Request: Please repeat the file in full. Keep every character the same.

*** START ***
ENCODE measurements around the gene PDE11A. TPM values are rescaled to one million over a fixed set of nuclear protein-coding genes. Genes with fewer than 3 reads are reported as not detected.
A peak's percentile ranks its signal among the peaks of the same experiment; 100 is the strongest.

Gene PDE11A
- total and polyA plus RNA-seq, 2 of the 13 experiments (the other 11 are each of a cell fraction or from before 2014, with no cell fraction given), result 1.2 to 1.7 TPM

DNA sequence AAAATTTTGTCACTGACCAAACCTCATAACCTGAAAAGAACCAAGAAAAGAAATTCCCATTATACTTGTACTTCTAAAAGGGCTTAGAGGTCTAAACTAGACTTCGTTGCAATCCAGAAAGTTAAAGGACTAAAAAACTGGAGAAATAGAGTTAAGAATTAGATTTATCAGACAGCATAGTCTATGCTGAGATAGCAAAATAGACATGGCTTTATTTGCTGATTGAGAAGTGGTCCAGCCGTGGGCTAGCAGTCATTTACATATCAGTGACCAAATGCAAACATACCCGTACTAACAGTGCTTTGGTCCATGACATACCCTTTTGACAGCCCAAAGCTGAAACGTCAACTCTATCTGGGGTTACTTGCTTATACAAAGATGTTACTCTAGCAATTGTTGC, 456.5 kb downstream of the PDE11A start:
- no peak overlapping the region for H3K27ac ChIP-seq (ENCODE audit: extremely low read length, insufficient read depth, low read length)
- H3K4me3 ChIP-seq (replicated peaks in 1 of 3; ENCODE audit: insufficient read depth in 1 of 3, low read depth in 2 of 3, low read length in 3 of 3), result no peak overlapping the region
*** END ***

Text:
ENCODE measurements around the gene PDE11A. TPM values are rescaled to one million over a fixed set of nuclear protein-coding genes. Genes with fewer than 3 reads are reported as not detected.
A peak's percentile ranks its signal among the peaks of the same experiment; 100 is the strongest.

Gene PDE11A
- total and polyA plus RNA-seq, 2 of the 13 experiments (the other 11 are each of a cell fraction or from before 2014, with no cell fraction given), result 1.2 to 1.7 TPM

DNA sequence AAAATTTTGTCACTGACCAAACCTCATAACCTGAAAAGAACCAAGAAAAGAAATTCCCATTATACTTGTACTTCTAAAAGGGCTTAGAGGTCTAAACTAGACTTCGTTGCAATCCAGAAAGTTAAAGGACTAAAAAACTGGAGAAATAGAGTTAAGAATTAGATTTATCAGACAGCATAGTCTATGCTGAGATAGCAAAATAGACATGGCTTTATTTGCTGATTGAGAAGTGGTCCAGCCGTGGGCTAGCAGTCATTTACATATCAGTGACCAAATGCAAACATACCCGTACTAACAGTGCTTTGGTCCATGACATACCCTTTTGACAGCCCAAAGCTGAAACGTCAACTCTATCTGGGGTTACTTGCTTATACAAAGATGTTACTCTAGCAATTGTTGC, 456.5 kb downstream of the PDE11A start:
- no peak overlapping the region for H3K27ac ChIP-seq (ENCODE audit: extremely low read length, insufficient read depth, low read length)
- H3K4me3 ChIP-seq (replicated peaks in 1 of 3; ENCODE audit: insufficient read depth in 1 of 3, low read depth in 2 of 3, low read length in 3 of 3), result no peak overlapping the region